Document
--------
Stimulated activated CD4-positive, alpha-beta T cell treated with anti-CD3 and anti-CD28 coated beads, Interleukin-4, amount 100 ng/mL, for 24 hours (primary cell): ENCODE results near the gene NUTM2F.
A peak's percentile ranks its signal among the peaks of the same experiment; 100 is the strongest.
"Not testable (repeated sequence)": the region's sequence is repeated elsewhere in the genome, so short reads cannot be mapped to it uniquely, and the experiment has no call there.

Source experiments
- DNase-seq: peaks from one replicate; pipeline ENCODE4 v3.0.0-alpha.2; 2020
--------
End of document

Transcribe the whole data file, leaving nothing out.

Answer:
Stimulated activated CD4-positive, alpha-beta T cell treated with anti-CD3 and anti-CD28 coated beads, Interleukin-4, amount 100 ng/mL, for 24 hours (primary cell): ENCODE results near the gene NUTM2F.
A peak's percentile ranks its signal among the peaks of the same experiment; 100 is the strongest.
"Not testable (repeated sequence)": the region's sequence is repeated elsewhere in the genome, so short reads cannot be mapped to it uniquely, and the experiment has no call there.

Source experiments
- DNase-seq: peaks from one replicate; pipeline ENCODE4 v3.0.0-alpha.2; 2020